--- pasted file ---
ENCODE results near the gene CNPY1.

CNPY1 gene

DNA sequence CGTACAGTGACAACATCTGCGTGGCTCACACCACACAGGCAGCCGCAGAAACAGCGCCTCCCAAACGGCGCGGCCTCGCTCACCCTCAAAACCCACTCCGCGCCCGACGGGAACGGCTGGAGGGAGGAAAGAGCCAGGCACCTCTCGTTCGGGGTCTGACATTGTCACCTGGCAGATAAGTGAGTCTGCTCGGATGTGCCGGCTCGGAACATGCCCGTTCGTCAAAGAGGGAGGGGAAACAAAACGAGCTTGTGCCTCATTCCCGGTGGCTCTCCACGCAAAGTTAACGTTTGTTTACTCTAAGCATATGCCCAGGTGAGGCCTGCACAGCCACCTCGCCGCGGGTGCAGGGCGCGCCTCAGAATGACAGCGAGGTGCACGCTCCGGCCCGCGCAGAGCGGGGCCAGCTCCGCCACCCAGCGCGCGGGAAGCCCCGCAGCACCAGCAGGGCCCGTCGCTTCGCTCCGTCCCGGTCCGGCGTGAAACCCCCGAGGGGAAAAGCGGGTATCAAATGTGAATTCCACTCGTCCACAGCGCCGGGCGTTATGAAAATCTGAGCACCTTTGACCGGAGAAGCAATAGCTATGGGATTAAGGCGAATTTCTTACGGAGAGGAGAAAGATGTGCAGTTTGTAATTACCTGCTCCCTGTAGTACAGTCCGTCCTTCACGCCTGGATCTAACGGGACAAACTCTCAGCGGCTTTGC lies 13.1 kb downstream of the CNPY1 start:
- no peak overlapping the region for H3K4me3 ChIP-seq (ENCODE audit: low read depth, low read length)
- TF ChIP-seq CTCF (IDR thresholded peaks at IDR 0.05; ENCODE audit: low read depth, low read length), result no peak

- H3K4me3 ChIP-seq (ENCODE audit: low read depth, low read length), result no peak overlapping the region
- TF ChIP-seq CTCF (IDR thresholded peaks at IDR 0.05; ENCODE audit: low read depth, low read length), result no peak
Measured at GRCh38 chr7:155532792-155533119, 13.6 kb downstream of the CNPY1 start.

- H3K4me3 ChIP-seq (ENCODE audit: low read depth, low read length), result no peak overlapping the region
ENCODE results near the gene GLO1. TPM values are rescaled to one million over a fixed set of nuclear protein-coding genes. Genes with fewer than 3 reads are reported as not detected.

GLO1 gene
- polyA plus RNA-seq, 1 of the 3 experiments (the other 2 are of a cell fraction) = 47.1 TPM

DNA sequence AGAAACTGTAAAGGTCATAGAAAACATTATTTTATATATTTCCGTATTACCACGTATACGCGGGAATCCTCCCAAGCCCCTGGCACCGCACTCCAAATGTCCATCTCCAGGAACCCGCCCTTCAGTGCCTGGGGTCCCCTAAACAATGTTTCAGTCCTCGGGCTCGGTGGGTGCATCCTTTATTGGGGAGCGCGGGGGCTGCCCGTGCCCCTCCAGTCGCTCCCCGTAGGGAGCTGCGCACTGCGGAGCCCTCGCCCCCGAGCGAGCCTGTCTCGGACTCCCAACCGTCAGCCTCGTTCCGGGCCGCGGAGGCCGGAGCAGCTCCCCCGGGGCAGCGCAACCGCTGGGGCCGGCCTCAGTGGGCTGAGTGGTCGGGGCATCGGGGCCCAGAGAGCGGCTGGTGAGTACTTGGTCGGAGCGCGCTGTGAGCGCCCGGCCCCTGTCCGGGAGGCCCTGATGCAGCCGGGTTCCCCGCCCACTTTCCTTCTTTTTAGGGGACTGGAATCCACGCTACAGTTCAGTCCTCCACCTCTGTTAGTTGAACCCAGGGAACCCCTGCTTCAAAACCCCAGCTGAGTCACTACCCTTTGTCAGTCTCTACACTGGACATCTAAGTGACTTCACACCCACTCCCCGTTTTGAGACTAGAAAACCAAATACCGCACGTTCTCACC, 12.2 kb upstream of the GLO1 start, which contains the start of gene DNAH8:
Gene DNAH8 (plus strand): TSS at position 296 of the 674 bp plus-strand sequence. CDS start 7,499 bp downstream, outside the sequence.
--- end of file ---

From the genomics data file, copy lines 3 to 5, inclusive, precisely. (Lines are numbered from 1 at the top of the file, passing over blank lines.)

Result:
DNA sequence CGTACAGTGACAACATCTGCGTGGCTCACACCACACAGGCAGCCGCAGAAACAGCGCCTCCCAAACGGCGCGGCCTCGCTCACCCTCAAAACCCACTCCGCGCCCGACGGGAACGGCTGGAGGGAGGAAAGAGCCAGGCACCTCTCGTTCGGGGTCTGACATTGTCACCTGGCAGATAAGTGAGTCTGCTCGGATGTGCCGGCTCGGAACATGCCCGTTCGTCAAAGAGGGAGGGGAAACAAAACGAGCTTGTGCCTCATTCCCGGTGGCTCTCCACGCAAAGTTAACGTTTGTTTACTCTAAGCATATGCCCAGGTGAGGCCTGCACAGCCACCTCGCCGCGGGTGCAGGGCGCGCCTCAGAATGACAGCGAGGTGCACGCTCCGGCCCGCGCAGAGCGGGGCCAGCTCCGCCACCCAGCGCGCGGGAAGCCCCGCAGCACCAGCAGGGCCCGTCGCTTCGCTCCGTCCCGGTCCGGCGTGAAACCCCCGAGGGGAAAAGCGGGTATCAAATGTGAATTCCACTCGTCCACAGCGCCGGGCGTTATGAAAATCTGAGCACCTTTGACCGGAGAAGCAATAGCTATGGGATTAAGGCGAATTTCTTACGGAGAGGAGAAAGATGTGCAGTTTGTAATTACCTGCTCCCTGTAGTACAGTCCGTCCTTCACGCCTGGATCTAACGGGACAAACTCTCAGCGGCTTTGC lies 13.1 kb downstream of the CNPY1 start:
- no peak overlapping the region for H3K4me3 ChIP-seq (ENCODE audit: low read depth, low read length)
- TF ChIP-seq CTCF (IDR thresholded peaks at IDR 0.05; ENCODE audit: low read depth, low read length), result no peak